Why does divorce happen after becoming empty nesters?

Photo of attorney Melinda L. Singer

In some cases, couples turn to divorce as soon as they become empty-nesters. The last child goes to college and one of them files divorce paperwork.

This can often be rather shocking to children, and it may also come as a shock to the other spouse. They may have been married for 20 years and they are suddenly getting divorced. Why does this happen just because they are empty nesters?

What do they really want in life?

One reason it happens is because people start considering what they want the rest of their life to look like. They may already have been unhappy in the marriage, but it seemed wise to stay together and work to share the responsibility of raising the children. But now that they don’t have to do that, they can focus on what they really want moving forward.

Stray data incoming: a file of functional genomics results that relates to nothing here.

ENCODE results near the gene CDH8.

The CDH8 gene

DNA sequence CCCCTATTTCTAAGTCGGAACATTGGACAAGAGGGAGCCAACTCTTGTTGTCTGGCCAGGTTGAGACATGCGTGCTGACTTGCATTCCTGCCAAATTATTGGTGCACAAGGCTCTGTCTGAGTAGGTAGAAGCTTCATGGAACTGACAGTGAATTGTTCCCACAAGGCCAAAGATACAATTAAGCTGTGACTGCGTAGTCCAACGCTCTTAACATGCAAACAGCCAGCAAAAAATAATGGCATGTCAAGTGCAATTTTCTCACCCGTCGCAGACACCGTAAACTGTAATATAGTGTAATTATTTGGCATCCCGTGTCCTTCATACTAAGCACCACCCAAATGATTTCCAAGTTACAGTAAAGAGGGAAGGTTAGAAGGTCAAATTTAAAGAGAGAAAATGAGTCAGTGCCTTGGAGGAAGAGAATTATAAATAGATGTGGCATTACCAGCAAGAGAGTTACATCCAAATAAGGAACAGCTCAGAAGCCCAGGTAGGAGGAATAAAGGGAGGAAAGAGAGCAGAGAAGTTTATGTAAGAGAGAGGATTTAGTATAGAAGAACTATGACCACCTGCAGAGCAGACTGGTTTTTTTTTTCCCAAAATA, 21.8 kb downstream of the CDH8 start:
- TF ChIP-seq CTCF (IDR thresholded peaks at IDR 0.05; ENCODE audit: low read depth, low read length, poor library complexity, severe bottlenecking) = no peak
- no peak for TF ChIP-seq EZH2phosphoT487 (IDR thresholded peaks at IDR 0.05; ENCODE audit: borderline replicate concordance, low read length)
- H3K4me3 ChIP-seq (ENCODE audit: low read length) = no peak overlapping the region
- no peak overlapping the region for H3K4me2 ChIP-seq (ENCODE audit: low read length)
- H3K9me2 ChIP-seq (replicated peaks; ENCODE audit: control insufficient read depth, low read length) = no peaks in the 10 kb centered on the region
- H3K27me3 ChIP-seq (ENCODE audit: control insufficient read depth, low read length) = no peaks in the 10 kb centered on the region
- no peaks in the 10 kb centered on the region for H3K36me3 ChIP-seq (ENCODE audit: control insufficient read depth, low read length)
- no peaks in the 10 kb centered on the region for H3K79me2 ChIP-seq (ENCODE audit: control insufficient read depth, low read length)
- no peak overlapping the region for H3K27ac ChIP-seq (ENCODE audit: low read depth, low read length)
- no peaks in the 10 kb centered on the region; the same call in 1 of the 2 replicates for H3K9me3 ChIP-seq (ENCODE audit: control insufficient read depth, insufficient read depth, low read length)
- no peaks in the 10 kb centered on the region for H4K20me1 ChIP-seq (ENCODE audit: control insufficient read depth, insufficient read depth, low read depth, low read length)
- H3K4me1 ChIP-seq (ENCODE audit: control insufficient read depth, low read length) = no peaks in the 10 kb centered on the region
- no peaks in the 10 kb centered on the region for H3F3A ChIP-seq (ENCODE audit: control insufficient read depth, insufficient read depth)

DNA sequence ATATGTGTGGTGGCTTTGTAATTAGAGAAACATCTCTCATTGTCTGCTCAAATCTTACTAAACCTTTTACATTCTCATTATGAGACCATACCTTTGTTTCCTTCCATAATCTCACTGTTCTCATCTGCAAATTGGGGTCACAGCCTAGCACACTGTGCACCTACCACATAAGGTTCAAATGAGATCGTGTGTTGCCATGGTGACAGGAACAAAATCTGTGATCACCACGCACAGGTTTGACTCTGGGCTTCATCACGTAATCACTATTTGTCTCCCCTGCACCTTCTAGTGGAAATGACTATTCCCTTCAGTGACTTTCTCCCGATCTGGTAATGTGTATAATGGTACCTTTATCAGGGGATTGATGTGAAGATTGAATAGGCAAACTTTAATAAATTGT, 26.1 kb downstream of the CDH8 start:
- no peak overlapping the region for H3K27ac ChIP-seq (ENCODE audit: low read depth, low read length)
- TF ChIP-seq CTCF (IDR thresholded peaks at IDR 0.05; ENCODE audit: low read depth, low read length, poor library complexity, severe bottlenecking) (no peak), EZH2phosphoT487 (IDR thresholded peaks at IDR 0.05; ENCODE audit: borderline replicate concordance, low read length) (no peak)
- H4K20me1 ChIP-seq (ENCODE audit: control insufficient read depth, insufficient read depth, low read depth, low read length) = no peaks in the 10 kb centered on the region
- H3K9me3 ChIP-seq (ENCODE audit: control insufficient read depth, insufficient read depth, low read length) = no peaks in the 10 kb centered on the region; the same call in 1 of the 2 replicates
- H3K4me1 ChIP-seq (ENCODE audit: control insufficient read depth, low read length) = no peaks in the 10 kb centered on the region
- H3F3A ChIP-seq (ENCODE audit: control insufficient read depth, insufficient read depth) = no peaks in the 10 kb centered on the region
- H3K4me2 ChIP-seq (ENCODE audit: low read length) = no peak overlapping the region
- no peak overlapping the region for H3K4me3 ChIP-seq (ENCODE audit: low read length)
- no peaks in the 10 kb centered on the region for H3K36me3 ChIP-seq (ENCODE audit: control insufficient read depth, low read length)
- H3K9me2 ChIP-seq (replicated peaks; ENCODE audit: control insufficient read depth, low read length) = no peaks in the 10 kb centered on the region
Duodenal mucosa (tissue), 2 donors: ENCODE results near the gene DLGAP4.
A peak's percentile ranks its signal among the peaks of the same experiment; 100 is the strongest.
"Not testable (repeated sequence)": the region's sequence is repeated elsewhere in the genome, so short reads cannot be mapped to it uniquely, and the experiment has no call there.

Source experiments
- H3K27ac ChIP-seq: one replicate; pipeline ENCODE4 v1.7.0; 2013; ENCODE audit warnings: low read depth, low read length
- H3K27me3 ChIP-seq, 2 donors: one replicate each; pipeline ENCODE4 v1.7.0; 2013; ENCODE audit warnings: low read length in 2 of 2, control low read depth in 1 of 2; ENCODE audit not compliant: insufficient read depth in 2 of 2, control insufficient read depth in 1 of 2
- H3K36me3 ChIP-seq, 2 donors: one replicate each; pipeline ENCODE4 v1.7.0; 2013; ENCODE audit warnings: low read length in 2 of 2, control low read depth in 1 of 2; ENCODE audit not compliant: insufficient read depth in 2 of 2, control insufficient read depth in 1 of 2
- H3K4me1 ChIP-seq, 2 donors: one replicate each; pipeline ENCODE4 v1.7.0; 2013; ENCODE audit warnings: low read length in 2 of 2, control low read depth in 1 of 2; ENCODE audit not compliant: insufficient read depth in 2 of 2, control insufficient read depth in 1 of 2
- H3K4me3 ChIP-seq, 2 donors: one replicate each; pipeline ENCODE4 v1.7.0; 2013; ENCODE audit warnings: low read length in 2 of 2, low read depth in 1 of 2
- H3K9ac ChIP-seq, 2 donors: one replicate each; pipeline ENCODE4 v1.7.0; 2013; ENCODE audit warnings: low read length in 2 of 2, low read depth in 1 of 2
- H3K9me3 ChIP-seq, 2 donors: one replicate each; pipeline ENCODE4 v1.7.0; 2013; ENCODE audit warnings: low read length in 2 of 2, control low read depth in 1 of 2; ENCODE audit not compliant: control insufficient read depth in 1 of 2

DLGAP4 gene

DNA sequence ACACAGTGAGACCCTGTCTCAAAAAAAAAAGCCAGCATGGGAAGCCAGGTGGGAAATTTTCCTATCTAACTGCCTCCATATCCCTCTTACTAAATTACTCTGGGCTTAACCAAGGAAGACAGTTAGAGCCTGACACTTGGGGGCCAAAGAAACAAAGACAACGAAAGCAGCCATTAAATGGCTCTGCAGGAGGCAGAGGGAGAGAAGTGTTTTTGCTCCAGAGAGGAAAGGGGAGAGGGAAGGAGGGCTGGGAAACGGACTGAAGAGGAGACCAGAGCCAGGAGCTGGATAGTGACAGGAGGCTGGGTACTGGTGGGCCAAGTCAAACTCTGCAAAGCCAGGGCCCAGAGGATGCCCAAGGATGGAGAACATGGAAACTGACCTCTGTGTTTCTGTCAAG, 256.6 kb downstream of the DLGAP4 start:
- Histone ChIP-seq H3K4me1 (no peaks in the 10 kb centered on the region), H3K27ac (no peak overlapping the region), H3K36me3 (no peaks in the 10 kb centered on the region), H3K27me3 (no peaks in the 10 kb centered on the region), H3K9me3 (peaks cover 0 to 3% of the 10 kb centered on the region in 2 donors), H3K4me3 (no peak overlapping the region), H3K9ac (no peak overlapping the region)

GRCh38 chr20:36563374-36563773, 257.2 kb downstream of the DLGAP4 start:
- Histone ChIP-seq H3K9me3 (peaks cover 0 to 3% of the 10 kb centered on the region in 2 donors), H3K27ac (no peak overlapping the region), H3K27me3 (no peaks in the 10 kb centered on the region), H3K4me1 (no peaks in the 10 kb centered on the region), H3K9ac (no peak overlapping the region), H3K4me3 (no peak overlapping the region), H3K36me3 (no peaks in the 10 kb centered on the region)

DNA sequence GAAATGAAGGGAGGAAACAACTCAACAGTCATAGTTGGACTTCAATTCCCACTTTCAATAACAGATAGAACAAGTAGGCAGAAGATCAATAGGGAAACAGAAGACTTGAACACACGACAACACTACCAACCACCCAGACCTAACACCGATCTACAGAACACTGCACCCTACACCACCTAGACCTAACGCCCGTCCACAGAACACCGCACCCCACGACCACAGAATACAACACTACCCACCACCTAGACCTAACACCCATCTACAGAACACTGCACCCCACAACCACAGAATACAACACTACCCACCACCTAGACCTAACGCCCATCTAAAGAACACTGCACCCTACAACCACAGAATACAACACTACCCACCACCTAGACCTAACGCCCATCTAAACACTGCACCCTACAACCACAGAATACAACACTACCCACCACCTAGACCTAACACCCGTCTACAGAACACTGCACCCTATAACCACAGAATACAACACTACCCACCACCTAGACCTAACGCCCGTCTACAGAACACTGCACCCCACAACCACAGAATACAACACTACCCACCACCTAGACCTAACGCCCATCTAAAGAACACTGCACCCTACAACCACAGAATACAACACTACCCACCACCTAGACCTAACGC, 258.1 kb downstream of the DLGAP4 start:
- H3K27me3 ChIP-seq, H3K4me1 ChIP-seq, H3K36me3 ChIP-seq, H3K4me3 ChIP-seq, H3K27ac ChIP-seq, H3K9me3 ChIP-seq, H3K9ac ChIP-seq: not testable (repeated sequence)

How does it impact the children?

Other couples will do this intentionally because they believe a divorce will have a negative impact on young children. They wait for their children to be older so that it’s easier for them.

Were the children a distraction?

Finally, it’s worth noting that raising children can be distracting just because life is so busy. Some couples are not even aware that they are unhappy with their relationship. But after the children move out, it removes that distraction. They suddenly realize that there are a lot of problems with their marriage, and divorce may be inevitable.

If you’re getting divorced as empty nesters, you likely have substantial assets at this stage in your life. Be sure you know exactly what steps to take while working through the divorce.


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